Proof of Spacetime

To solve these problems, Moran and Orlov introduced the Proof of Spacetime consensus algorithm. The basic work is very much the same as PoW and PoS, namely that participants compete to get rewarded based on the proof they submit to the network. However, in the case of PoST, this work is both computation and spacetime, where the former can be stored in the latter.

Proving that a participant has used a lot of space for a computation doesn’t suffice as it would be rational to keep on reusing the space and continue computations, thus still using high amounts of electricity. Instead, spacetime is measured, which is a specified unit of data storage reserved for a specified amount of time.

A participant in the network, or prover, has to convince the verifier that spacetime has been spent to be able to add a block and receive the accompanying reward. Each prover has to generate data that must be stored individually. To ensure that this data is cheaper to store than to generate, the stored data is generated through a Proof of Work. Compared to complete Proof of Work, PoST requires less energy because storage is added to the equation. In essence, PoST is a consensus algorithm that incorporates a trade-off between computational resource and spacetime, instead of a sole focus on CPU. Through this, an economically-rational user, based on current cost conditions, will opt to use spacetime resources over CPU. To ensure this preference remains the rational one, an automated mechanism for adjusting parameters is also proposed.

In PoST, a prover can decide, arbitrarily, on the composition of computational work and spacetime, as long as the spent resources are enough to meet the requirements. This means that the prover can have spent a specific amount of CPU, spacetime, or a combination of the two as proof of their eligibility to add a block and receive the reward. According to the authors, if the parameters are set correctly and the incremental difficulty adjustment works accordingly, this leads to rational provers preferring spacetime over computational work.

Incremental difficulty adjustment

One of the key features of the Bitcoin protocol is its difficulty adjustment, where the difficulty of solving the hash puzzles adjusts in relation to the total computational power used by the network to solve the puzzle. The more computational power, the higher the difficulty and vice versa. This market dynamic is also applied to PoST, albeit with several tweaks. Alongside computational power, the consensus algorithm also takes storage into account. This is referred to as the incremental difficulty adjustment.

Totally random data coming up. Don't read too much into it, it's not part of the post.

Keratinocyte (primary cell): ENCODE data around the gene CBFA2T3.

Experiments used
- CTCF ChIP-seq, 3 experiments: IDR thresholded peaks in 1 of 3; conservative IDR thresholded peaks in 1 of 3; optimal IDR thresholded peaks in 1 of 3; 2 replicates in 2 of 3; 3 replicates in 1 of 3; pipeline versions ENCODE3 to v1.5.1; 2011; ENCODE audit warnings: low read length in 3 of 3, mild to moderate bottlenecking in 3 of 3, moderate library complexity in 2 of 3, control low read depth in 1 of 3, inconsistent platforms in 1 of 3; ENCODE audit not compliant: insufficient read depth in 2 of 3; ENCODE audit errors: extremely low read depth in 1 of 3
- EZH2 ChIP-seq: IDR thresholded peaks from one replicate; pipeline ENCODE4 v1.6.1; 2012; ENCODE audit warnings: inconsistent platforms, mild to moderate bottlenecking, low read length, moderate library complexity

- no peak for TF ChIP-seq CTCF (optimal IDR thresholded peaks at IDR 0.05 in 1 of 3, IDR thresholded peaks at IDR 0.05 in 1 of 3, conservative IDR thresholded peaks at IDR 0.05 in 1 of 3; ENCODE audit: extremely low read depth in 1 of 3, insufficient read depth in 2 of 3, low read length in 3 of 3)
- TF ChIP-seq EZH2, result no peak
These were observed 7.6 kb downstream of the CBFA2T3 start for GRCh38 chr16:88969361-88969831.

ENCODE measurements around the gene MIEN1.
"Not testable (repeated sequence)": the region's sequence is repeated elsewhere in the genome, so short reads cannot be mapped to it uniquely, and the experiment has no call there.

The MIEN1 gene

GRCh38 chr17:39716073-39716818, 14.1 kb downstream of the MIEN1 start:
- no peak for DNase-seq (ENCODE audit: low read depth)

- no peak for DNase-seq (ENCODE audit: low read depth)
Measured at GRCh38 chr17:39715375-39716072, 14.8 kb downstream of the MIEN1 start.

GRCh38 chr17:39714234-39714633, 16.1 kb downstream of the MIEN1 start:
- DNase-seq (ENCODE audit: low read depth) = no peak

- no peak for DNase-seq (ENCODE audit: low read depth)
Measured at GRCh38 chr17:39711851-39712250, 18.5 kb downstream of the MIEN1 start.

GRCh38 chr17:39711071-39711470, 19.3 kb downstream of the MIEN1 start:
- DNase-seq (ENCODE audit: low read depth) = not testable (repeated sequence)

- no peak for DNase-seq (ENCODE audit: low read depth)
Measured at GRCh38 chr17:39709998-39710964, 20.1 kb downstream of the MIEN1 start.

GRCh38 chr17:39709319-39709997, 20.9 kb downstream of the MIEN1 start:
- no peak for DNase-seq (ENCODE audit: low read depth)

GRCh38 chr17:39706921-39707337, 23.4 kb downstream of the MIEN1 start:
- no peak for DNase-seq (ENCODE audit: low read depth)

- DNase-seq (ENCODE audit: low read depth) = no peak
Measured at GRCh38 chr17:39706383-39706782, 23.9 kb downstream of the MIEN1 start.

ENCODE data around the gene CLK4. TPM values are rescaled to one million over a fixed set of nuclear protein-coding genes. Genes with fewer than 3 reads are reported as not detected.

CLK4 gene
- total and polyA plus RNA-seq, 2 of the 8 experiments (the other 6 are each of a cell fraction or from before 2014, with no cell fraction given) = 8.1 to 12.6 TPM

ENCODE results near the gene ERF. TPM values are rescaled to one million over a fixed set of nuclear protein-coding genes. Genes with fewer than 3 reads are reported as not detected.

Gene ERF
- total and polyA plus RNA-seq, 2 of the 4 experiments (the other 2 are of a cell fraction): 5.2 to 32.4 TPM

The incremental difficulty adjustment is an automatic market-based mechanism that ensures that provers will prefer storage over computing and adjusts difficulty based on the cost of storage. The difficulty, in this context, refers to the period over which data is stored, so increasing difficulty means extending this period. As a result, the potential increase in the price of storage can be offset, maintaining the targeted preference for storage over computation.

Additionally, users are incentivized to honestly report whether there are storing data or computing it, and this information can be used to set the difficulty dynamically. In PoST, users have two options to generate proofs, storage-based and computation-based. By adding a minor incentive for computation-based solutions, the protocol can track users that use computation and adjust the difficulty accordingly.

Concluding remarks

Moran and Orlov have presented this new consensus algorithm in the hope of creating an alternative to the popular, but energy-consuming, Proof of Work mechanism. While the proposed protocol does appear to reduce energy consumption, the authors indicate that generating proof in the PoST structure is highly complex, and they have no concrete solution for this. The authors suggest that the next step might be a version of Proof of Space, where the proposed incremental difficulty adjustment of PoST and the lower complexity of generating proof of PoS are combined into a new consensus algorithm. There are several projects working on implementing or have implemented the PoST consensus algorithm, including Filecoin, Chia and Spacemesh.